• problematic 16:25 on February 15, 2015 Permalink | Reply
    Tags: , , ,   

    Game-a-Week #03: Tactical Stealth 

    When I settled on this week’s concept, I envisioned a stealth game in the spirit of Commandos: Behind Enemy Lines and Metal Gear Solid. The mechanic that I wanted to design around was a “smart gun” with projectiles that could lock onto targets and curve to hit them… I was picturing firing around corners to take out guards and clear the path.

    The Bad

    I’m starting with what went wrong because… there was kind of a lot. Not only did I fail to implement the learnings from last week (menus/win conditions/etc), I didn’t even come close to making something that could be called a game. All told, I probably only managed a couple hours of actual development on the project, which amounted to a moving player (circle) who fired bullets that curved toward whatever enemy (also circles) was last clicked. I actually debated giving this project another week, just to see it through to completion, but in the end, I decided to wrap it up, try to address the week’s shortcomings in this postmortem, and move on to another game.

    First, while brainstorming, I actually started implementing a few different things before ultimately landing on the tactical stealth genre. I think lack of initial momentum was one of the big failings of the week. Something I want to try, in addition to the weekly postmortems, is a design doc/work breakdown for what I’m planning to do in the coming week. By writing out a rough plan, hopefully I can abort early from ideas that don’t fit well (either because they won’t be fun, or they’ll be too complicated to develop in a single week).

    Second, real life caught up to me, and I repeatedly found myself wishing I had more time to sit down at my computer and hack on the game, but other things took priority. I’m not really classifying this as a “bad thing” overall, as it will probably happen again in the future (real life is like that), but it was a negative for progress on the project. I’m not really sure how to mitigate it, except to try and schedule time.

    The Good

    As I mentioned in the lede, I did manage to prototype the core mechanic, which I’ll count as a small victory. I think an explorable index of different mechanics (something like this, which is actually implemented in Phaser) would be an interesting future project.

    After experimenting with a couple different ways of making the projectiles track toward their targets, I settled on a simple implementation of Craig Reynolds’ flocking algorithm, as discussed in this fantastic tutorial series. It’s straightforward and effective, and I think I can factor the code into a reusable component for future games.

    Conclusion

    I guess the biggest takeaway is that I want to start creating design documents for the upcoming weeks’ games. I’m not under the illusion that this will be foolproof, but hopefully it’ll provide enough early direction to get things moving. If not, at least I’ll have some documentation of my thought process for when I come back to the idea in the future.

     
  • problematic 14:00 on February 9, 2015 Permalink | Reply
    Tags: , , ,   

    Game-a-Week #02: Starship Something-or-Other 

    The concept for this week’s game came from a conversation I had with my brother-in-law about wanting to make a click/idler game, but wishing that they had more substance. There were a lot of grand aspirations, but I kept narrowing the scope of the project until it became something resembling a space-themed shoot-em-up.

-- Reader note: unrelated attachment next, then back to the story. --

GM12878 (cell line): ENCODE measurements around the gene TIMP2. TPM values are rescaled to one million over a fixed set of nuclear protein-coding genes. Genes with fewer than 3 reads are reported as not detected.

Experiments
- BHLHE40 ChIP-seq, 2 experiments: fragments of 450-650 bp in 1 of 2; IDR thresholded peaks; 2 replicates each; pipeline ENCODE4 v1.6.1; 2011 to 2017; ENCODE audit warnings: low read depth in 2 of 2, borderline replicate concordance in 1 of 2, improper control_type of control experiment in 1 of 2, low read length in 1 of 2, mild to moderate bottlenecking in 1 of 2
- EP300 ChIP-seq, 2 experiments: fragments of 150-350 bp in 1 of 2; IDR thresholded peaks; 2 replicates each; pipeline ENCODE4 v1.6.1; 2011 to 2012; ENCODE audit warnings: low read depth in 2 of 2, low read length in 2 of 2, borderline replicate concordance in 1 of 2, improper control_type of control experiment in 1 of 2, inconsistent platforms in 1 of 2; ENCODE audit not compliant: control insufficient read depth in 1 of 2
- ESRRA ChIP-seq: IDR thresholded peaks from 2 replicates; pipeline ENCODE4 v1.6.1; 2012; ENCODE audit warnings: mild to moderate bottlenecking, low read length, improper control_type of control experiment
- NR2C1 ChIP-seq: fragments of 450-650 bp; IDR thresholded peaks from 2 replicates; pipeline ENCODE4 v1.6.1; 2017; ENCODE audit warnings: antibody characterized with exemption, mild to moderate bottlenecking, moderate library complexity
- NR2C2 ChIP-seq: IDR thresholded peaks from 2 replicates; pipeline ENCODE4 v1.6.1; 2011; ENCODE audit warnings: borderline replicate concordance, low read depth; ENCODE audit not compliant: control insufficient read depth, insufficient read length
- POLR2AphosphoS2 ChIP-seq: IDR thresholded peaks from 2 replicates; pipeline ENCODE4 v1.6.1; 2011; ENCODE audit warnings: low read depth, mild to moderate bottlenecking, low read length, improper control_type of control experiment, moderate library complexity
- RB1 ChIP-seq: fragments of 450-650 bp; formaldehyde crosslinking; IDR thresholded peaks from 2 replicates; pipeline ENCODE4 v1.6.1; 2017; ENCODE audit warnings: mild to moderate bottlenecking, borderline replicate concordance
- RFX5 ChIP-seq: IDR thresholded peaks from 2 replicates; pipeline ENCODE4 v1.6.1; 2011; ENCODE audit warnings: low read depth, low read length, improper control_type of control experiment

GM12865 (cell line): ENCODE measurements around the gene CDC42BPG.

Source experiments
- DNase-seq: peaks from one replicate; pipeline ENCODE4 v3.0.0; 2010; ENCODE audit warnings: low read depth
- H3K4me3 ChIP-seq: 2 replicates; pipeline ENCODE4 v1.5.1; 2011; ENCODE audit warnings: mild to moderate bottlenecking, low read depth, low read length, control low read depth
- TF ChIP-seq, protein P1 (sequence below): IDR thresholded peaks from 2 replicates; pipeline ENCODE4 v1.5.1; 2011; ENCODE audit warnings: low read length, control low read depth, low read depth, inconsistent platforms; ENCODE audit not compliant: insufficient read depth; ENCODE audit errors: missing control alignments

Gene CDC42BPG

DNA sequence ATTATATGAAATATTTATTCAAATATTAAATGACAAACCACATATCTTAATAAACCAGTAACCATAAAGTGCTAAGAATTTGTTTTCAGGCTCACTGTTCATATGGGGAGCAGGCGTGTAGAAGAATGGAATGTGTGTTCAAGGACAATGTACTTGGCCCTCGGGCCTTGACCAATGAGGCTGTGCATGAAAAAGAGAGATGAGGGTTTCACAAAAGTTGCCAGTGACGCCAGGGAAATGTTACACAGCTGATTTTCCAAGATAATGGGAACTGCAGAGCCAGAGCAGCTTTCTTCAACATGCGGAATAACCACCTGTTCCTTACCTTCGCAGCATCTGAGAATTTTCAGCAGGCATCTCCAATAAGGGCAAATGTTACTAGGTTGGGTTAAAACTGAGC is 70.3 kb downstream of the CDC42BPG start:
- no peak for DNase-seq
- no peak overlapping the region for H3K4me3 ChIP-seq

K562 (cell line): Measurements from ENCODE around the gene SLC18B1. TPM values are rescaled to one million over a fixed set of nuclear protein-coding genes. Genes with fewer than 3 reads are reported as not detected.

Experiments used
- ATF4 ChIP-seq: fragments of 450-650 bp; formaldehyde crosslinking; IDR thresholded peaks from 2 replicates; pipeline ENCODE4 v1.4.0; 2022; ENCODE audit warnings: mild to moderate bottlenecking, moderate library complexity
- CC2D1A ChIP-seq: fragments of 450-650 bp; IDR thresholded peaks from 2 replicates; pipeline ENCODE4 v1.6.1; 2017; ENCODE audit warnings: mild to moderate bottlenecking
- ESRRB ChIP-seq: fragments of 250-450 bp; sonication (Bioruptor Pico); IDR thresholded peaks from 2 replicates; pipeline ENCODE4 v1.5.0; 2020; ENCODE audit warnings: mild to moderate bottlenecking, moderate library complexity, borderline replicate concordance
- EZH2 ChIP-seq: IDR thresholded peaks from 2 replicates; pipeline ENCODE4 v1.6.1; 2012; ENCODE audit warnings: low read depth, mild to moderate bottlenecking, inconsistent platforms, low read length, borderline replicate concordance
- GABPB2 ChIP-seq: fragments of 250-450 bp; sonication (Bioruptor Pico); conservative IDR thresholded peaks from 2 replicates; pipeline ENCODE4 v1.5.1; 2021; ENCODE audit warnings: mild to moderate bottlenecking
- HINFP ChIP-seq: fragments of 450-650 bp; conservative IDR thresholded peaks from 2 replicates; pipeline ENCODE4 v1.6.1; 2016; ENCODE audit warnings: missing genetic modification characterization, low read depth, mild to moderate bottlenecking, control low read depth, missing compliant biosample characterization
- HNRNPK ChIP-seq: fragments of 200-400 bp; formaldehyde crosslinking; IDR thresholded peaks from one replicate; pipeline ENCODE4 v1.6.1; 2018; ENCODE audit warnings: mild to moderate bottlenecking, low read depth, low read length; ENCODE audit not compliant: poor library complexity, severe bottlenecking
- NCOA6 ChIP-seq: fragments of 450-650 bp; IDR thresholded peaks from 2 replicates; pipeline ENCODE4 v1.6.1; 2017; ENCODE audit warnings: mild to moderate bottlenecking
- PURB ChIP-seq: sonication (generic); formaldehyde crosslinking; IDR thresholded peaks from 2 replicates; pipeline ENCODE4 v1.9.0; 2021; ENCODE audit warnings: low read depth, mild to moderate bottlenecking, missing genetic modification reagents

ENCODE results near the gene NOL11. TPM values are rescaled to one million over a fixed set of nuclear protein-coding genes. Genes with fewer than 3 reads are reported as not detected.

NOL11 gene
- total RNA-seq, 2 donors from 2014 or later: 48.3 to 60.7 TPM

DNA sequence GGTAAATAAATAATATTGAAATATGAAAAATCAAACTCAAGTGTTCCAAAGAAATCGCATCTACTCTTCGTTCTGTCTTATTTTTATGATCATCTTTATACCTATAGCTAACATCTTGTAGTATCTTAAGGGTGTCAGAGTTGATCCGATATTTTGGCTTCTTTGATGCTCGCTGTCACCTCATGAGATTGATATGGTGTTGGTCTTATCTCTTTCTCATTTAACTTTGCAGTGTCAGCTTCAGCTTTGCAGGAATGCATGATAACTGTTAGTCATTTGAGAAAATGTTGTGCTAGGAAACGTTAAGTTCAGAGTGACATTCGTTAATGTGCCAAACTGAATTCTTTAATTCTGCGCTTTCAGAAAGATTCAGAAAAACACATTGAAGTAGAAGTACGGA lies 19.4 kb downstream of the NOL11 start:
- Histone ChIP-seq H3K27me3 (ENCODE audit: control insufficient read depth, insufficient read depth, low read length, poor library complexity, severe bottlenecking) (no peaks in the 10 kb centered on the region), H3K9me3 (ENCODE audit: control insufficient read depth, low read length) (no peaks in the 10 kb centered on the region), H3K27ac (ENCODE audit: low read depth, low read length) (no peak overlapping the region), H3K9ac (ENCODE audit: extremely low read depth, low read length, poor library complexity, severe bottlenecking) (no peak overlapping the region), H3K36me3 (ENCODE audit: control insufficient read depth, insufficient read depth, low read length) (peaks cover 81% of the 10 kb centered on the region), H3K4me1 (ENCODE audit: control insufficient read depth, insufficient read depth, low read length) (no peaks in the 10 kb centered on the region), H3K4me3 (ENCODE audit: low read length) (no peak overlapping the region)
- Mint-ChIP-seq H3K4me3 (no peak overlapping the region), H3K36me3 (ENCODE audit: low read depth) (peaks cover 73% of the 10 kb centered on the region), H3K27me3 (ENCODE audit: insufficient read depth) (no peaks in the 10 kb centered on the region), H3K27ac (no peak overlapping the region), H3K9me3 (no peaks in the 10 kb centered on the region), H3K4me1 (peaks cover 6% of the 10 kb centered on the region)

All the names still reference the original “clicker” theme, though, so you can play it at http://game-a-week.problematic.io/starship-clicker/

    The Good

    I had a lot of fun with this one. I mean, a lot of fun. I stripped my original, nebulous idea down to the very minimum I could be happy with: a ship that you can fly sound the screen, and bad guys that you can blow up.

    I should pause right here and point out that the fancy artwork (and sounds and fonts, actually) for the ships flying around the screen are free (CC0) stuff from the extremely talented Kenney, without which, the game would really consist of boxes flying around the screen. I know my strengths, and art is not one of them! Working with preexisting art assets was a really refreshing change of pace, and I think it made an immediate and significant contribution to how enjoyable it felt to play the game.

    At any rate, version 1 of the game was exactly that. The enemies moved toward you, but didn’t fire, and you had to click directly on them (echoes of the original theme, again) to make them explode. But, I sat down with my brother-in-law and made a Trello board (which is actually open to the public, if you’re interested), and added bits one at a time for what would help make the game actually, y’know, fun.

    I think that was actually the single greatest thing I did for the development process: being able to move development tasks around and see a roadmap one piece at a time was invaluable in being able to stay on task and keep delivering… I might even venture to say that it was my most successful use of “agile methodology” to date, and it just happened, rather than being a strict thing that I sat down and planned out in advance. There’s probably a lesson to be learned there.

    I read an article recently about having a “forever project,” one that you never call done, but keep adding to and learning from indefinitely. That really resonated with me, and I think I could see this game as mine… within the week, I didn’t even scratch the surface of the things I wanted to accomplish with it.